The landslide took place in an area between what is now Bryce Canyon National Park and the town of Beaver, Utah. It covered about 1,300 square miles, an area as big as Ohio’s Cuyahoga, Portage and Summit counties combined.

Its rival in size, the “Heart Mountain slide,” which took place around 50 million years ago in northwest Wyoming, was discovered in the 1940s and is a classic feature in geology textbooks.

The Markagunt could prove to be much larger than the Heart Mountain slide, once it is mapped in greater detail.

“Large-scale catastrophic collapses of volcanic fields such as these are rare but represent the largest known landslides on the surface of the Earth,” the authors wrote.

The length of the landslide – over 55 miles – also shows that it was as fast moving as it was massive, Hacker said. Evidence showing that the slide was catastrophic – occurring within minutes – included the presence of pseudotachylytes, rocks that were melted into glass by the immense friction. Any animals living in its path would have been quickly overrun.

Evidence of the slide is not readily apparent to visitors today. “Looking at it, you wouldn’t even recognize it as a landslide,” he said. But internal features of the slide, exposed in outcrops, yielded evidence such as jigsaw puzzle rock fractures and shear zones, along with the pseudotachylytes.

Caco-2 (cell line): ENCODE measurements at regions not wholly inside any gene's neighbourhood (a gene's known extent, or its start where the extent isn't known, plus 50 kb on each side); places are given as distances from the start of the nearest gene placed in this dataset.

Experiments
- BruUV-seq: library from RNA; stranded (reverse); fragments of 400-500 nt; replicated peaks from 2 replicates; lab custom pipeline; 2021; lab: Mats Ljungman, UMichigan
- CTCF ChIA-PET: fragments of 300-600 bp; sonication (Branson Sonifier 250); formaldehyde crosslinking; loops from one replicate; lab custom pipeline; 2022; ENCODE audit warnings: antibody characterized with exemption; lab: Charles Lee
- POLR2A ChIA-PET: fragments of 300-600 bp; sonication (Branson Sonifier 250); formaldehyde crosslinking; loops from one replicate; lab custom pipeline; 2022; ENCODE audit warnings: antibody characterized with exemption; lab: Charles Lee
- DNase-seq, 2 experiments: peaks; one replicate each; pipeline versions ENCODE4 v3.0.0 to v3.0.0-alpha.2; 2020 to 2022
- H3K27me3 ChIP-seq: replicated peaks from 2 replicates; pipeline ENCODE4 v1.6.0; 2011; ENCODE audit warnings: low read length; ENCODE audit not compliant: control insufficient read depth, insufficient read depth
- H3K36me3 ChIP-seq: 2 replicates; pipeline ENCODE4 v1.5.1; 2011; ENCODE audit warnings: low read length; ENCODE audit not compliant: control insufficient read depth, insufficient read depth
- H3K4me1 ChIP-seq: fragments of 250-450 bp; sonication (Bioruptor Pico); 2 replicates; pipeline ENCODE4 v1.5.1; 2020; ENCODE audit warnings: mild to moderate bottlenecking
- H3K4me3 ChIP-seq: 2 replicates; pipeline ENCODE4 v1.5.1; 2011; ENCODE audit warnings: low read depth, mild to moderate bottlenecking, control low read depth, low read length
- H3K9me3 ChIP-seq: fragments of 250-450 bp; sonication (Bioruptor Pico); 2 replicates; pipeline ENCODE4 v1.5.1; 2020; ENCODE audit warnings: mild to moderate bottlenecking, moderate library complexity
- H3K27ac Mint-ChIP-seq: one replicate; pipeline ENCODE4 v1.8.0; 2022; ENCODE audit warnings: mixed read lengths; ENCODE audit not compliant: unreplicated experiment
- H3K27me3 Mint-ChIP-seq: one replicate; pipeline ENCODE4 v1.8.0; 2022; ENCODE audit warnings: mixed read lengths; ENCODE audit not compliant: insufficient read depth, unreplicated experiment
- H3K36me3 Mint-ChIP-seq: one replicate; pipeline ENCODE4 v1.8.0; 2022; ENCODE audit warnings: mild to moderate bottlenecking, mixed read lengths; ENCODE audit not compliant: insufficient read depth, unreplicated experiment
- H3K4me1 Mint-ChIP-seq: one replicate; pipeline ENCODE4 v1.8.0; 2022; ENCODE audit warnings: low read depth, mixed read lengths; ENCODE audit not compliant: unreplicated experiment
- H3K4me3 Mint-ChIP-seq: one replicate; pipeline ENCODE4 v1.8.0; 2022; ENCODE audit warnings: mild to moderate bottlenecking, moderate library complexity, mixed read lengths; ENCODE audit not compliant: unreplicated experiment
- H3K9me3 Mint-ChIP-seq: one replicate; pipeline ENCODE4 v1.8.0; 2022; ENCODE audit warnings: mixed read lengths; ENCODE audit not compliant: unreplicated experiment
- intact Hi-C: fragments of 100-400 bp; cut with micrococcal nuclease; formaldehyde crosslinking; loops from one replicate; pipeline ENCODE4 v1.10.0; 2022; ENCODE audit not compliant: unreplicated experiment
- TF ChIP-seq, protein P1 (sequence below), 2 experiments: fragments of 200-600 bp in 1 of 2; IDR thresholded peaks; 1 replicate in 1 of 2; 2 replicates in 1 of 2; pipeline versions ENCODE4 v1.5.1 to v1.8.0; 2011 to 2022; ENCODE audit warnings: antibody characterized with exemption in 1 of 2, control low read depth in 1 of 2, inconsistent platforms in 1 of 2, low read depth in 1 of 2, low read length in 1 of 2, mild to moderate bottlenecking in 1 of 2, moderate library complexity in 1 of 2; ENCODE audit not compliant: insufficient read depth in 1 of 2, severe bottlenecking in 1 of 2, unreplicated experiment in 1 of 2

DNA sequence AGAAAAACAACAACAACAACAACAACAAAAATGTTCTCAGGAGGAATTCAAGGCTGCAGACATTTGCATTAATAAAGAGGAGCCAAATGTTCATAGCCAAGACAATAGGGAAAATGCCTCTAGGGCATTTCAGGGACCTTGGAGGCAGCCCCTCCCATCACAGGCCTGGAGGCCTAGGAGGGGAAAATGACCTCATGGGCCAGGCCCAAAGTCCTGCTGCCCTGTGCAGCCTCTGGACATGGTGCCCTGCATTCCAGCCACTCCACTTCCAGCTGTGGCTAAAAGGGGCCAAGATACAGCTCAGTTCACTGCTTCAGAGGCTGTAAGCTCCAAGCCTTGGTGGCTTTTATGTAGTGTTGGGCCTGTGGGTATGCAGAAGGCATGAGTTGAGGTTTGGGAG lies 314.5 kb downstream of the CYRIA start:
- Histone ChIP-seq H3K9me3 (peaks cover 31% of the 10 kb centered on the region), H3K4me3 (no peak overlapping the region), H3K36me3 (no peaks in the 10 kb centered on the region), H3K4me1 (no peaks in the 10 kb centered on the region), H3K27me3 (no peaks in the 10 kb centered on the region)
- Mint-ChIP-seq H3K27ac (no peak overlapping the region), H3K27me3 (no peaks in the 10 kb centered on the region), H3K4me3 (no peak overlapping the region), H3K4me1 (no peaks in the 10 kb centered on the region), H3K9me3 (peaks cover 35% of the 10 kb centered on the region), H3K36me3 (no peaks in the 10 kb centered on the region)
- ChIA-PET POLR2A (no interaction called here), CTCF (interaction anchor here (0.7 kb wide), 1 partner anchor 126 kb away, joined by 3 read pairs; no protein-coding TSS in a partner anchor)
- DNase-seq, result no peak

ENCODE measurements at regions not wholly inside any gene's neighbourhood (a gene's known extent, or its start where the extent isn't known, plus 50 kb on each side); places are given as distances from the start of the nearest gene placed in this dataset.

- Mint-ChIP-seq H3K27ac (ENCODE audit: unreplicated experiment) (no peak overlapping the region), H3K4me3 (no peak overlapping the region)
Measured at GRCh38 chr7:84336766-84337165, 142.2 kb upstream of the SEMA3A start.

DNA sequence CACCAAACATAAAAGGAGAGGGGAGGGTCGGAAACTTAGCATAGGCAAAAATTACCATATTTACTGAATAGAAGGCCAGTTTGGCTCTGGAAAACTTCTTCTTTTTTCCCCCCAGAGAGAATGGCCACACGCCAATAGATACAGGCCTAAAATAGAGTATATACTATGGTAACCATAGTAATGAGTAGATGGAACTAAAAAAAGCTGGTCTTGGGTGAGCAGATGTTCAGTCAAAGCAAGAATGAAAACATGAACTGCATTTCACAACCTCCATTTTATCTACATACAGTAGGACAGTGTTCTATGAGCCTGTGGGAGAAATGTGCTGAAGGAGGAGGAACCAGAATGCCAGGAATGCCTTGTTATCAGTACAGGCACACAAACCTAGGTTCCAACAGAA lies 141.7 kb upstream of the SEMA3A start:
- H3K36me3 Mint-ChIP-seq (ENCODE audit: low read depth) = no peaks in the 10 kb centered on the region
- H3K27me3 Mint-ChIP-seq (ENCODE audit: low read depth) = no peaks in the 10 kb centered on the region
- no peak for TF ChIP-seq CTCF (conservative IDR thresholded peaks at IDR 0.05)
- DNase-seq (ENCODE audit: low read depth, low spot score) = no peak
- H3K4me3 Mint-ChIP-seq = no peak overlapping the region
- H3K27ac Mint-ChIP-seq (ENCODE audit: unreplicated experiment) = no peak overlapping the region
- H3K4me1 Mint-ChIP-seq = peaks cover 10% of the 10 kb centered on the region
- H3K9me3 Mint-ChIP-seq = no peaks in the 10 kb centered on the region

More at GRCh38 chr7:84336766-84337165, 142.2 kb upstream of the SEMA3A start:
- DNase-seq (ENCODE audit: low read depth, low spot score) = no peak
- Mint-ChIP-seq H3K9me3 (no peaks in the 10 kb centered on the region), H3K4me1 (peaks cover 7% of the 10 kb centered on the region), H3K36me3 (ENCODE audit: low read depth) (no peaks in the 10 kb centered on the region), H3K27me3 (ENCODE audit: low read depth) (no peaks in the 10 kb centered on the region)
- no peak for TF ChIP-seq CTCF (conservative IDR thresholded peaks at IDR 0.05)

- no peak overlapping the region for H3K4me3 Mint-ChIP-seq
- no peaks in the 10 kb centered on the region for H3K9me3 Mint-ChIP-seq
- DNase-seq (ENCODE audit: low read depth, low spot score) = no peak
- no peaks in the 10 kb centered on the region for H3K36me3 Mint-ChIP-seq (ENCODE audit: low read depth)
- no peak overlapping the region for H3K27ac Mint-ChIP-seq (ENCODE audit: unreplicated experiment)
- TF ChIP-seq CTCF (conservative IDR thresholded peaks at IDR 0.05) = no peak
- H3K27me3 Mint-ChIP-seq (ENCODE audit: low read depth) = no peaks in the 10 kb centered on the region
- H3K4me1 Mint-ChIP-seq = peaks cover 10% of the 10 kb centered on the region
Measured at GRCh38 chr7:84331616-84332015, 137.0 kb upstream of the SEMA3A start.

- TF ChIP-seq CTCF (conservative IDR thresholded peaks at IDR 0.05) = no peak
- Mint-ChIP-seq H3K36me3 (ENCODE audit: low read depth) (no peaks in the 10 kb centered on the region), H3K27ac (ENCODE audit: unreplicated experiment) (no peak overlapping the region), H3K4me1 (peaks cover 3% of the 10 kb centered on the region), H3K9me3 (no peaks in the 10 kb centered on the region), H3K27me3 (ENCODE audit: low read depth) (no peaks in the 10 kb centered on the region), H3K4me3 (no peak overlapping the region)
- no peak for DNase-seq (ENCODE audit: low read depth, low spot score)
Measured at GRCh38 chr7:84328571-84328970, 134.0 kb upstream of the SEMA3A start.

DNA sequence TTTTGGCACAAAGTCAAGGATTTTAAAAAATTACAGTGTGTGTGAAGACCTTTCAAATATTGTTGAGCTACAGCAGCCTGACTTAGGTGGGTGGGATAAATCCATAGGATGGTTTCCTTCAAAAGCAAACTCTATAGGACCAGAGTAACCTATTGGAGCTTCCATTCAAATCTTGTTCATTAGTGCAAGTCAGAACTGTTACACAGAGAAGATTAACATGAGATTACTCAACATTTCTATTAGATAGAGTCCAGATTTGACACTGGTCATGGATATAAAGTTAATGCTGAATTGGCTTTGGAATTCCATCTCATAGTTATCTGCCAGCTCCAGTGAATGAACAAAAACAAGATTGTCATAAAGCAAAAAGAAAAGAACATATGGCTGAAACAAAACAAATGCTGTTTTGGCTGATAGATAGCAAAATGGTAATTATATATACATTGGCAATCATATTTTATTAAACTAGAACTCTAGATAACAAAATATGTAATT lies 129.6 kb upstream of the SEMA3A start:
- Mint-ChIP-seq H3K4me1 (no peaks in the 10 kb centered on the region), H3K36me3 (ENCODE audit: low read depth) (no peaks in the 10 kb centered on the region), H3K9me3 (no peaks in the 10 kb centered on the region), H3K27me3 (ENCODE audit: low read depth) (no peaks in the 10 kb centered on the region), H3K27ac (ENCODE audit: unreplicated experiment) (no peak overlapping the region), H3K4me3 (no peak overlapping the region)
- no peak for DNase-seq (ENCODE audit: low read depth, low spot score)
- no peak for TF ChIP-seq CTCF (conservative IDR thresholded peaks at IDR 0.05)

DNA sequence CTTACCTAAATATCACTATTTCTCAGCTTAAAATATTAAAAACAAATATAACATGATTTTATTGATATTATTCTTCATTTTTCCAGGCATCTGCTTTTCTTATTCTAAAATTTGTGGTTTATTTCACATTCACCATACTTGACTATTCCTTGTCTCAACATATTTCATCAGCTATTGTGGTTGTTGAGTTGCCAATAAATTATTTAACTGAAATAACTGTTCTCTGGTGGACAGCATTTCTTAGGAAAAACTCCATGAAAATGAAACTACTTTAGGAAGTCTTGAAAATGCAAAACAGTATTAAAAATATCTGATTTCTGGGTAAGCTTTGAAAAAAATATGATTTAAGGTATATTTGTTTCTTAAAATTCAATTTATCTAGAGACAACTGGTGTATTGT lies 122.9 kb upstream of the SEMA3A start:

Hacker, who studies catastrophic geological events, said the slide originated when a volcanic field consisting of many strato-volcanoes, a type similar to Mount St. Helens in the Cascade Mountains, which erupted in 1980, collapsed and produced the massive landslide.

The collapse may have been caused by the vertical inflation of deeper magma chambers that fed the volcanoes. Hacker has spent many summers in Utah mapping geologic features of the Pine Valley Mountains south of the Markagunt where he has found evidence of similar, but smaller slides from magma intrusions called laccoliths.

What is learned about the mega-landslide could help geologists better understand these extreme types of events. The Markagunt and the Heart Mountain slides document for the first time how large portions of ancient volcanic fields have collapsed, Hacker said, representing “a new class of hazards in volcanic fields.”

While the Markagunt landslide was a rare event, it shows the magnitude of what could happen in modern volcanic fields like the Cascades. “We study events from the geologic past to better understand what could happen in the future,” he said.

The next steps in the research, conducted with his co-authors on the Geology paper, will be to continue mapping the slide, collect samples from the base for structural analysis and date the pseudotachylytes.